Technology's age of innocence nearing the end, warns analyst.
Chief information officers need to wake up to the issues of spiralling energy consumption and environmental legislation, and develop "greener" approaches to IT, according to Gartner.
The industry analyst highlighted two factors of particular visibility to policy makers: the direct issue of electronic waste; and the potential impact on global warming caused by the electricity that computers consume.
"IT's age of innocence is nearing an end," said Steve Prentice, distinguished analyst and chief of research at Gartner.
"Technology's clean and friendly 'weightless economy' image is being challenged by its growing environmental footprint.
"While a growing number of regulations are already increasing the end-of-life costs for IT equipment, IT also has to face mounting concerns over spiralling electrical power consumption."
The analyst firm noted that the growth of power-hungry data centres, coupled with the rising cost of electricity, is focusing attention on energy, providing businesses with a double incentive to cut carbon emissions.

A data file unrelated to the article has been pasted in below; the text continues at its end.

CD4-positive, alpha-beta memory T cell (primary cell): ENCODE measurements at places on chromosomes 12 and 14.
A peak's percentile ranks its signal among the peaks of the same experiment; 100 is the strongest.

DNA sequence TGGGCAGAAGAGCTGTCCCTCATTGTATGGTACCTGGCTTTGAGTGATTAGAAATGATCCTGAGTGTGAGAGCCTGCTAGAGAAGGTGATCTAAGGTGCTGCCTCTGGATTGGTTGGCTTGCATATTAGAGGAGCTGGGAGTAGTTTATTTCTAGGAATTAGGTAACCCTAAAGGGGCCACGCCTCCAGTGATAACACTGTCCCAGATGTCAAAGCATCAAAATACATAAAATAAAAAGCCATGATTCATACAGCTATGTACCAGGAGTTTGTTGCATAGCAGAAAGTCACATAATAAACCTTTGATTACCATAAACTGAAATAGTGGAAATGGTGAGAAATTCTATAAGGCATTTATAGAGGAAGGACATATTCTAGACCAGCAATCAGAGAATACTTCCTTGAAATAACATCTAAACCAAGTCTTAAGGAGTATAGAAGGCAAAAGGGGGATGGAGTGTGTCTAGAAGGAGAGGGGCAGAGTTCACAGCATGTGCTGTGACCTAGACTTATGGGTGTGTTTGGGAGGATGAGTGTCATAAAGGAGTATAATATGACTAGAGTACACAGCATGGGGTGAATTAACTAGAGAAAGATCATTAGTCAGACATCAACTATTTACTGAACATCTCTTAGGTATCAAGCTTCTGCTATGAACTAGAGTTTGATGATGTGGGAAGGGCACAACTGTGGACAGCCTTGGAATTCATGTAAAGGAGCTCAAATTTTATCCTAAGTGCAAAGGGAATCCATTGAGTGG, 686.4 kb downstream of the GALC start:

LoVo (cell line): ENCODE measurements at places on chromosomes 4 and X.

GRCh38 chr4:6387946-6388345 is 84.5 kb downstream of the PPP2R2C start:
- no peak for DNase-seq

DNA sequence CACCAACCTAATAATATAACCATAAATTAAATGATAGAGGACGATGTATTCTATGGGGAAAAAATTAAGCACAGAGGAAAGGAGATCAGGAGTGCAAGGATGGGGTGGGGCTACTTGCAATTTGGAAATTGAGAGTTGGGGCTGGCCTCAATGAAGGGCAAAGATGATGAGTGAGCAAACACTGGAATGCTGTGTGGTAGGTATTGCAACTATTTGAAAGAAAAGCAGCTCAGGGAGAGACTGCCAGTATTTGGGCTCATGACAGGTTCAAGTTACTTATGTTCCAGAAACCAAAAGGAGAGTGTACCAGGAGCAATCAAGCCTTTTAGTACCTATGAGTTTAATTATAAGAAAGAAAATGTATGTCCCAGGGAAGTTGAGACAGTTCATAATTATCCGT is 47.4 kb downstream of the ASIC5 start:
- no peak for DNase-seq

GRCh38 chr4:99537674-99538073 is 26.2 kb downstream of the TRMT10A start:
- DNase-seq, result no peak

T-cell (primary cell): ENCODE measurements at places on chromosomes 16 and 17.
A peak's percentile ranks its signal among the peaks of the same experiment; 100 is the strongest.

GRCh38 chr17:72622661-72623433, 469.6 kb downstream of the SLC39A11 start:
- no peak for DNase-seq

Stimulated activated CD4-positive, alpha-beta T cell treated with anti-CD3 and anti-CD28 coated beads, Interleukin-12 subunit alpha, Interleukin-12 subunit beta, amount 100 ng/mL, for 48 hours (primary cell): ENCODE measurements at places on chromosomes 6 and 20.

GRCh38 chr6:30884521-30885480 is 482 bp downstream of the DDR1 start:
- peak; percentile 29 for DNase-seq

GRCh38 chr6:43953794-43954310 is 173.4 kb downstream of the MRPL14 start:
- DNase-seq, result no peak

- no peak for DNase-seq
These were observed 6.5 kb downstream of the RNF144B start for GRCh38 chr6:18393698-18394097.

Rakesh Kumar, research vice president at Gartner, said that during the past 12 months, there has been a significant increase in the deployment of high-density servers which is leading to major problems in power and cooling for data centres.
"The power needed for a rack of high-density server blades can be between 10 and 15 times higher than the power needed for a traditional server environment. Most legacy data centres built 15 to 20 years ago cannot meet this demand," he said.
"At the same time, a similar amount of additional power will be needed to remove the huge quantity of heat generated by these new machines.
"If the machines are not cooled sufficiently, they will shut down with potentially damaging consequences for business service levels and IT governance. "
Kumar warned that overspending on power can have a considerable impact on the IT department's ability to grow and meet business needs in the future.
Gartner urges IT to go green
By Robert Jaques on Oct 3, 2006 9:45AM